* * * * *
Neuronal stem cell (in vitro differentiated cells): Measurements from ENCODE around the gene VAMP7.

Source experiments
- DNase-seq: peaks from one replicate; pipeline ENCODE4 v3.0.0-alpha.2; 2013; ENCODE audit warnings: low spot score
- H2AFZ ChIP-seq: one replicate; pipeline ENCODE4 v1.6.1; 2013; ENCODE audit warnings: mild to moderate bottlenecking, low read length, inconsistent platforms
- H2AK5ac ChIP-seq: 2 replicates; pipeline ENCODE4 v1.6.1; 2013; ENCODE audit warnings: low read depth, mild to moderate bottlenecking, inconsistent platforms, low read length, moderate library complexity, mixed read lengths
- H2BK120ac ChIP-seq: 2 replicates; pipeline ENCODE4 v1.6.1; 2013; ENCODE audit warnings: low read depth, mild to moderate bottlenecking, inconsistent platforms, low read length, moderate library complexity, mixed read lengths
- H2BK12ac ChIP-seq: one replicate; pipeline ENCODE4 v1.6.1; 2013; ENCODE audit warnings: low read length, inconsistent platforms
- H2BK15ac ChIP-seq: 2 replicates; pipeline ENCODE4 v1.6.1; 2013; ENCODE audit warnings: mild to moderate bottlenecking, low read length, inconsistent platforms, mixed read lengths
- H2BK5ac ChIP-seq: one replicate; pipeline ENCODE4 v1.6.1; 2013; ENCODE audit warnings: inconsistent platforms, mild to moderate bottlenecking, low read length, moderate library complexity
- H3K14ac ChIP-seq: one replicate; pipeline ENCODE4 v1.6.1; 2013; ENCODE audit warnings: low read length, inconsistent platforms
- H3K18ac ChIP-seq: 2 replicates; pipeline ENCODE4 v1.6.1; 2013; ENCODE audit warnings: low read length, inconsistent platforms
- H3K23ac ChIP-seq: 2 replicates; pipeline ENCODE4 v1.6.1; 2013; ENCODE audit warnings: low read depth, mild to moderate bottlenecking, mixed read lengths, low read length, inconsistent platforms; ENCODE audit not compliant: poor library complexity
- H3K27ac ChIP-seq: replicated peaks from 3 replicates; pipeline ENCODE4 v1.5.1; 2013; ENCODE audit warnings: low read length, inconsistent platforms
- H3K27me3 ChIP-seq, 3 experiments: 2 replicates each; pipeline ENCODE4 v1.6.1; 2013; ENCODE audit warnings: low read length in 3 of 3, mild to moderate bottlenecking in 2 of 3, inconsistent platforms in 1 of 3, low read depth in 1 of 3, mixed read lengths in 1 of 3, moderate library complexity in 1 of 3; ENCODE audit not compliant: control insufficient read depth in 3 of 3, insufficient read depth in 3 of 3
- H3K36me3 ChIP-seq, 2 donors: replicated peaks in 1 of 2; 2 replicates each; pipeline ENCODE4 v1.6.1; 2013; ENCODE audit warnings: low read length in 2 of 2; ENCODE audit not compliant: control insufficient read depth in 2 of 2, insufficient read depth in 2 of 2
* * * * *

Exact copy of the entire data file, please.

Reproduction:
Neuronal stem cell (in vitro differentiated cells): Measurements from ENCODE around the gene VAMP7.

Source experiments
- DNase-seq: peaks from one replicate; pipeline ENCODE4 v3.0.0-alpha.2; 2013; ENCODE audit warnings: low spot score
- H2AFZ ChIP-seq: one replicate; pipeline ENCODE4 v1.6.1; 2013; ENCODE audit warnings: mild to moderate bottlenecking, low read length, inconsistent platforms
- H2AK5ac ChIP-seq: 2 replicates; pipeline ENCODE4 v1.6.1; 2013; ENCODE audit warnings: low read depth, mild to moderate bottlenecking, inconsistent platforms, low read length, moderate library complexity, mixed read lengths
- H2BK120ac ChIP-seq: 2 replicates; pipeline ENCODE4 v1.6.1; 2013; ENCODE audit warnings: low read depth, mild to moderate bottlenecking, inconsistent platforms, low read length, moderate library complexity, mixed read lengths
- H2BK12ac ChIP-seq: one replicate; pipeline ENCODE4 v1.6.1; 2013; ENCODE audit warnings: low read length, inconsistent platforms
- H2BK15ac ChIP-seq: 2 replicates; pipeline ENCODE4 v1.6.1; 2013; ENCODE audit warnings: mild to moderate bottlenecking, low read length, inconsistent platforms, mixed read lengths
- H2BK5ac ChIP-seq: one replicate; pipeline ENCODE4 v1.6.1; 2013; ENCODE audit warnings: inconsistent platforms, mild to moderate bottlenecking, low read length, moderate library complexity
- H3K14ac ChIP-seq: one replicate; pipeline ENCODE4 v1.6.1; 2013; ENCODE audit warnings: low read length, inconsistent platforms
- H3K18ac ChIP-seq: 2 replicates; pipeline ENCODE4 v1.6.1; 2013; ENCODE audit warnings: low read length, inconsistent platforms
- H3K23ac ChIP-seq: 2 replicates; pipeline ENCODE4 v1.6.1; 2013; ENCODE audit warnings: low read depth, mild to moderate bottlenecking, mixed read lengths, low read length, inconsistent platforms; ENCODE audit not compliant: poor library complexity
- H3K27ac ChIP-seq: replicated peaks from 3 replicates; pipeline ENCODE4 v1.5.1; 2013; ENCODE audit warnings: low read length, inconsistent platforms
- H3K27me3 ChIP-seq, 3 experiments: 2 replicates each; pipeline ENCODE4 v1.6.1; 2013; ENCODE audit warnings: low read length in 3 of 3, mild to moderate bottlenecking in 2 of 3, inconsistent platforms in 1 of 3, low read depth in 1 of 3, mixed read lengths in 1 of 3, moderate library complexity in 1 of 3; ENCODE audit not compliant: control insufficient read depth in 3 of 3, insufficient read depth in 3 of 3
- H3K36me3 ChIP-seq, 2 donors: replicated peaks in 1 of 2; 2 replicates each; pipeline ENCODE4 v1.6.1; 2013; ENCODE audit warnings: low read length in 2 of 2; ENCODE audit not compliant: control insufficient read depth in 2 of 2, insufficient read depth in 2 of 2